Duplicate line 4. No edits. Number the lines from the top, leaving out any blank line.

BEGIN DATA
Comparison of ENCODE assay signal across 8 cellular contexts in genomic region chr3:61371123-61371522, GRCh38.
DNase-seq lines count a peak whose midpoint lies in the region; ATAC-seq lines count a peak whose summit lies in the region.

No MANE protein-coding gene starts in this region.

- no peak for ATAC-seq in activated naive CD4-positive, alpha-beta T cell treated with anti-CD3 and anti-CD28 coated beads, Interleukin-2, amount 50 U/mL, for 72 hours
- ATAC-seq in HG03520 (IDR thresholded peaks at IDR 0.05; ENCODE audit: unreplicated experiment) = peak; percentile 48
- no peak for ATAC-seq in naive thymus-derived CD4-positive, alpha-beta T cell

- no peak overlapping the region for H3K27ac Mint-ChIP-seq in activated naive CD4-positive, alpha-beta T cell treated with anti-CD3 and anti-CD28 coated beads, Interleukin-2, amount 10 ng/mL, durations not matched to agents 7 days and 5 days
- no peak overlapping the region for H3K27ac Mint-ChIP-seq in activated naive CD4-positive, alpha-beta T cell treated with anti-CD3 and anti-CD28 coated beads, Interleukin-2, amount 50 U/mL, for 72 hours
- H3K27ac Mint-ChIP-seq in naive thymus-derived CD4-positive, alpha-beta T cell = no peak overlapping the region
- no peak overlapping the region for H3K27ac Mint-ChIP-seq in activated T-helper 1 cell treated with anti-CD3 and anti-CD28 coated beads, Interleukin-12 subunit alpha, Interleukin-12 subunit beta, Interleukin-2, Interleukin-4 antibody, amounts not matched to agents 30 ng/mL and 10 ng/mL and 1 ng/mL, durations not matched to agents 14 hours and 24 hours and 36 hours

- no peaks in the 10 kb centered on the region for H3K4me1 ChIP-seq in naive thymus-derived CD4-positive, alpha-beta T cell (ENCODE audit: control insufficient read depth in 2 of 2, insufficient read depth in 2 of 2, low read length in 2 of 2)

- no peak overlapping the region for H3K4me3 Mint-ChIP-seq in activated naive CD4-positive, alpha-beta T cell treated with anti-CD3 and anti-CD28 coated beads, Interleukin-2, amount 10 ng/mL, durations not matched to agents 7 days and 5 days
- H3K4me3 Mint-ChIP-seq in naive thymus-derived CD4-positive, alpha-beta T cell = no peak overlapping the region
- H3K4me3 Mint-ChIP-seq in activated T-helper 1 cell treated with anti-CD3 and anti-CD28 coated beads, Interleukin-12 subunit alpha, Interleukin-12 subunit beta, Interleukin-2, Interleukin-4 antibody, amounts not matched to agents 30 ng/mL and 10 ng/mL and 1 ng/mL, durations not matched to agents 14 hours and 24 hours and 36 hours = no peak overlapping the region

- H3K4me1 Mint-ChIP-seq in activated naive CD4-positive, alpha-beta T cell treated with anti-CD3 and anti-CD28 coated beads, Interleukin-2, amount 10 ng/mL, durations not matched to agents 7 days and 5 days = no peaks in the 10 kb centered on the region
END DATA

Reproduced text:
- no peak for ATAC-seq in activated naive CD4-positive, alpha-beta T cell treated with anti-CD3 and anti-CD28 coated beads, Interleukin-2, amount 50 U/mL, for 72 hours